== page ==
VA cutting hurdles to vets' claims over toxic burn pit exposure in Iraq, Afghanistan

Veterans Affairs starts processing disability claims for asthma, other breathing conditions on presumptive basis

Veterans who claim they were made sick from the toxic smoke emanating from burn pits on their military bases during the wars in Iraq and Afghanistan won a small victory after the Department of Veterans Affairs announced it they will begin taking claims on presumptive conditions due to their service.

Effective on Monday, the VA has begun processing disability claims for respiratory conditions like asthma, rhinitis and sinusitis on a presumptive basis. The processing of claims is based on presumed exposure to particulate matter during military service in the Southwest Asia theater of operations, which includes Iraq and Afghanistan. the initiative comes after being announced this past May.

"Through this process, I determined that the evidence provided was sufficient to establish presumptions of service connection for these three respiratory conditions," Veterans Affairs Secretary Denis McDonough said in a released statement. "This is the right decision, and VA will continue to use a holistic approach in determining toxic exposure presumptives moving forward."

U.S. Army soldiers watch garbage burn in a burn-pit on Feb. 4, 2013 at Forward Operating Base Azzizulah in the Kandahar Province of Afghanistan.

U.S. Army soldiers watch garbage burn in a burn-pit on Feb. 4, 2013 at Forward Operating Base Azzizulah in the Kandahar Province of Afghanistan.

It was also announced by the department that will be conducting an outreach initiative to inform impacted veterans of their eligibility.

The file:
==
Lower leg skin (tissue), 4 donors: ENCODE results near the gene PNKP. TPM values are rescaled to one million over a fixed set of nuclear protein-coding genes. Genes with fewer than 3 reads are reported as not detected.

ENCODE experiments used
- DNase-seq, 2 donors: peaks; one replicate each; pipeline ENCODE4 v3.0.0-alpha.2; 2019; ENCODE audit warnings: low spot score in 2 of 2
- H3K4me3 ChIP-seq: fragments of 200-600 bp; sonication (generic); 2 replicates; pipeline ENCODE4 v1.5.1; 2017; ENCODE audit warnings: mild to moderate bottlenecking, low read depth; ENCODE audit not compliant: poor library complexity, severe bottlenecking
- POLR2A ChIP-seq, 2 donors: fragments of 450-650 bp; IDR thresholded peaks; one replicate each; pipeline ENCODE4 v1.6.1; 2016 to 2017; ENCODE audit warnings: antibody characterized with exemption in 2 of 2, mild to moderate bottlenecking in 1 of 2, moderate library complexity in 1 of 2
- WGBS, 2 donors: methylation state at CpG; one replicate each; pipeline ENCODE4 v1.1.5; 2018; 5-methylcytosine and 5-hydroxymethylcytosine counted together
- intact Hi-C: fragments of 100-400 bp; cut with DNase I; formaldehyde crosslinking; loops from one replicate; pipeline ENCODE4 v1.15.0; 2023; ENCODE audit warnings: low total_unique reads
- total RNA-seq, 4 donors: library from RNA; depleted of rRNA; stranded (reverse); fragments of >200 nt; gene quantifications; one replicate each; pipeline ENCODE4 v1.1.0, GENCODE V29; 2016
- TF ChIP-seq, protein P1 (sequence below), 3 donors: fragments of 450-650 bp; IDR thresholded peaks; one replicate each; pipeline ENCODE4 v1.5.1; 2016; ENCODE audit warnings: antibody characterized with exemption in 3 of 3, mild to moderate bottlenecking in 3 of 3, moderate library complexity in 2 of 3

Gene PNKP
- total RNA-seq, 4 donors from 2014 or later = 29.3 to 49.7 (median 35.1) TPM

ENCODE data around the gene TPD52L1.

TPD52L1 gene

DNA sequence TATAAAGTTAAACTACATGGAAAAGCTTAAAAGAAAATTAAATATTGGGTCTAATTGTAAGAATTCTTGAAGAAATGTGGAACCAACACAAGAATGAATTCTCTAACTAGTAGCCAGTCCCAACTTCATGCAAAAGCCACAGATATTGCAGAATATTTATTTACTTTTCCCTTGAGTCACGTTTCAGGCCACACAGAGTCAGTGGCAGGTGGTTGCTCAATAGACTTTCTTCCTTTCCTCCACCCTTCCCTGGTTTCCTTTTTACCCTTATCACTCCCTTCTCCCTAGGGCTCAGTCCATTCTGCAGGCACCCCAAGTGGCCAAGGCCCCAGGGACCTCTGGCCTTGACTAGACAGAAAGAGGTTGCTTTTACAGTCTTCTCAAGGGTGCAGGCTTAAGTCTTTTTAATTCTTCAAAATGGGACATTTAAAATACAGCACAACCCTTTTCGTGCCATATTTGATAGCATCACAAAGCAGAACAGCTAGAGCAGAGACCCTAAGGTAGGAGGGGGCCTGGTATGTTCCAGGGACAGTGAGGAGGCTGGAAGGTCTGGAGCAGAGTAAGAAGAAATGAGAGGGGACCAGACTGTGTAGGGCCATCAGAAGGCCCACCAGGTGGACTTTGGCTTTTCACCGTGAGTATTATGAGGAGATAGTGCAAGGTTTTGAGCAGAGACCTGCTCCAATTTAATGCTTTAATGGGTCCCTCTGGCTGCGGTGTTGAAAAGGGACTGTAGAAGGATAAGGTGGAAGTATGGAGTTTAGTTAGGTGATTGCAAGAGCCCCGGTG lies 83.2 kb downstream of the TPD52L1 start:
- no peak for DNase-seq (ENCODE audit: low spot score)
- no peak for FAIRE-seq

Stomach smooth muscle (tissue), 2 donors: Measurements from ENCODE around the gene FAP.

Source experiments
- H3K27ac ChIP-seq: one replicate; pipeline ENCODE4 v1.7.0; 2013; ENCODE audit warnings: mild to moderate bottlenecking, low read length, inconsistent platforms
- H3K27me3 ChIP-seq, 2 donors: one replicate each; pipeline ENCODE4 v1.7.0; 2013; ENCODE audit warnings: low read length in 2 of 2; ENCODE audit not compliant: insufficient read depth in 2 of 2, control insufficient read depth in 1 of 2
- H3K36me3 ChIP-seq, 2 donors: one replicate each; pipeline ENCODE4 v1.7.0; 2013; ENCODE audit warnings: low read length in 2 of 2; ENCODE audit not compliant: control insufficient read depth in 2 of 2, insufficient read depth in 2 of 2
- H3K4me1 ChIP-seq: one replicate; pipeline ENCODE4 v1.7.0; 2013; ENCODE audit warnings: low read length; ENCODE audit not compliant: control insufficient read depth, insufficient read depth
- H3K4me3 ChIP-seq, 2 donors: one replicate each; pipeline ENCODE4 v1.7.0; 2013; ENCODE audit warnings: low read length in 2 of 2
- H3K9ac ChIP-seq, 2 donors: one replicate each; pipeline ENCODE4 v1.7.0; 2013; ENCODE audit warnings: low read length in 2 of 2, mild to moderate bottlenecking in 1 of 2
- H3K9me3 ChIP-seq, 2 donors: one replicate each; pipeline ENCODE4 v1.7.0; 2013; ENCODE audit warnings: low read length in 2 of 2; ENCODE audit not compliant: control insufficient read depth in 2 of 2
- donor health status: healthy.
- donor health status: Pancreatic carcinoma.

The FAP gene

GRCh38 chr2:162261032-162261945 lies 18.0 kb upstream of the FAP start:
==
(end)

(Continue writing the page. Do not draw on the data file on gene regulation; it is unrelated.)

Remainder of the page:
The Investigative Unit at Fox News has reported extensively on the fears that veterans have been made sick by exposure to fumes from burn pits. Many soldiers said the pits were a crude method of incineration in which every piece of waste was burned, including plastics, batteries, appliances, medicine, dead animals and even human waste.

"Any help is welcome, overdue and not sufficient."

— Jon Stewart

The items often were set ablaze with jet fuel as the accelerant. The pits burned more than 1,000 different chemical compounds day and night. Most service members breathed in toxic fumes with no protection. According to a registry created by the VA, over 200,000 vets said the exposure made them ill, but the department denied assistance to many of them.

Many veterans and their families have said that their experience trying to obtain assistance with health care coverage left them feeling as if they were being treated as if they were attempting to run a scam to obtain money from the federal government.

"They make you feel like, I don't want to say that you're doing something wrong, but almost like you're doing something that's suspicious or you're being sneaky or you're trying to take advantage of something that's not for you," Gina Cancelino, whose husband Joseph served in Iraq in 2003 as a gunnery sergeant for the Marines, told Fox News back in April. He passed away in 2019 after being diagnosed with cancer only two years earlier. "My children lost their father. He'll never get to do anything with them. He'll never see them do anything. They'll never have him around again. And he was the provider for this family. You're going to tell me I'm not entitled to something. You're going to make me feel as if I'm trying to get over on you."